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The one question to ask every 2016 presidential candidate

April 2, 2015

“If elected, will you support and ultimately sign a law restricting the ability of a U.S. president to issue narrowly biased domestic executive orders or enter into international agreements injurious to the greater good of the country without Congressional oversight?”

If Barack Obama leaves no other legacy, he will have shown that the nation’s CEO has the virtually unchecked power to hurt the country.

Case in point, this president’s newly revealed deal to cut U.S. emissions by 26-28% over the next 10 years, while at the same time exempting the world’s other largest polluting nation from even starting to cut emissions until 2030.

No matter where you stand on climate change, a deal that weakens the ability of the United States to enjoy the benefits of cheap and readily available power for manufacturing, defense and even just personal comfort weakens its position as a world leader while bolstering the standing of other nations.

That is not any president’s job.

For some reason, this particular president seems to have a real chip on his shoulder about America, a view apparently shared by many in his camp.

Many people have castigated rapper Azealia Banks for her “I hate America” rant, but if the young lady did nothing else, she gave public voice to, and a clear window into, a very real anti-American sentiment operating not very far under the surface in the United States.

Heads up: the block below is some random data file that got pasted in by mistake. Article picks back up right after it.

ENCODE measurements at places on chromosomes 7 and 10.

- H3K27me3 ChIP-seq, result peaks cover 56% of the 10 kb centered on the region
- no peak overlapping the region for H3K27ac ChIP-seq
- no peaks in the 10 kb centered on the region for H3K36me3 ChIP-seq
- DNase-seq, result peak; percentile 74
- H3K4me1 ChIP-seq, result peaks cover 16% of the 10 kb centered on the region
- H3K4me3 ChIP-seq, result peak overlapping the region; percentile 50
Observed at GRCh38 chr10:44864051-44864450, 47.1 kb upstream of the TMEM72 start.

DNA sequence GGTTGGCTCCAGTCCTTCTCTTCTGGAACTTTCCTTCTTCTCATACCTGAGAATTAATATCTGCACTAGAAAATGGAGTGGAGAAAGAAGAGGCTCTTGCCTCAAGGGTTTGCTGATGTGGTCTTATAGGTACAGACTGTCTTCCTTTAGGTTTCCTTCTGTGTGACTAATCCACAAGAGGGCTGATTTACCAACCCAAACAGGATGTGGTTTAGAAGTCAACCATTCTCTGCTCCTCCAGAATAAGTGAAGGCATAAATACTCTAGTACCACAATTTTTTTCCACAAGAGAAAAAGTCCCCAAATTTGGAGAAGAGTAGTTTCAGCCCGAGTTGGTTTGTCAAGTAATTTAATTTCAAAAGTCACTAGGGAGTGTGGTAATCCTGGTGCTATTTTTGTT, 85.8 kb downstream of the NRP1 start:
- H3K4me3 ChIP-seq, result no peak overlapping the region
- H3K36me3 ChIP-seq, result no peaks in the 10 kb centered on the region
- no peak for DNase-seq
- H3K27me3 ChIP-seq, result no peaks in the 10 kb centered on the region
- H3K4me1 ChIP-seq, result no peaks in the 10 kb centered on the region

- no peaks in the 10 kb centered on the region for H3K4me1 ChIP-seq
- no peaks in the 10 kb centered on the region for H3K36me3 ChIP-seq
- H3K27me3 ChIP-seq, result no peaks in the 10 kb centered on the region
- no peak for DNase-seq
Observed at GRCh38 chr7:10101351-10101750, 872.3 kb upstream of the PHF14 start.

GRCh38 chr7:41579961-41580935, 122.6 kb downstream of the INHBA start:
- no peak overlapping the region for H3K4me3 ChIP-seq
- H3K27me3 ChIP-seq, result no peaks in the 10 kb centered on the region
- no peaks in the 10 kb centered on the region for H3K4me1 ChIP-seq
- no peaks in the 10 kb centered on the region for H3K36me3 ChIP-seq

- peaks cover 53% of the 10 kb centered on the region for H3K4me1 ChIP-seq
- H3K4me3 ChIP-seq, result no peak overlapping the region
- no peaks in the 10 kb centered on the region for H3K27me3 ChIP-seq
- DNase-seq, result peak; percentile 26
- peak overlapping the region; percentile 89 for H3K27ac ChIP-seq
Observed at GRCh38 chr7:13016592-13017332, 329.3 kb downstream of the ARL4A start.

She is entitled to voice her personal opinion, a right given to her by the Constitution of the country she professes to wants to leave.

Presidents, on the other hand are supposed to have the good of the entire nation at heart.

Even if the 44th president shared all of Miss Banks’ views, and no one is implying that he does, as president he is not supposed to act upon them.

Putting aside any racial overtones, as hard as that is in the current environment, it is crystal clear that if any president wants to hurt the country, he or she can get it done pretty easily.

An example of that is the Iranian nuclear negotiations. A U.S. president who is on the side of protecting America probably should be taking the position that a nation that wants to destroy us shouldn’t have even the slightest ability to create a nuclear weapon. Sort of a “no nukes, now or any other time” stance.

Obviously, that’s not exactly the bargaining stance at present.

The original authors of the Constitution had one major blind spot. While they didn’t discount the deleterious effects of having a dictatorial commander-in-chief, they couldn’t envision that any American would actually govern in a way designed to harm the country.

They believed that by creating a checks-and-balances system comprised of three branches, they would prevent someone from declaring themselves a monarch.

What they didn’t do was to provide an immediately efficacious method to stop any such eventuality while it was happening.

Make no mistake. This is not a black or white issue. It is an issue of protecting the country from zealots of any stripe.

Eight years is a long time to have someone operating against the national interest, whether that person is a deep-cover spy or a president.

The only constitutional way to prevent that from happening in real time is to legislate a way to curtail presidential overreach in real time.

Squishy interpretations of what constitutes “high crimes and misdemeanors” or other impeachable offenses may need to be reviewed and clarified.

Borrowing from parliamentarian governments, perhaps the ability of Congress to hold a vote of “no confidence” needs to become part of the democratic process as an intermediate step,  putting future leaders on notice that they have overstepped their bounds.

Perhaps the country needs to be able to hold a recall election at the executive branch level.

Whatever the legal answer is, it won’t happen if candidates who might become president are unwilling to participate in the cure as well as spread the disease.

Ask the question, and consider the responses carefully.

From → op-ed

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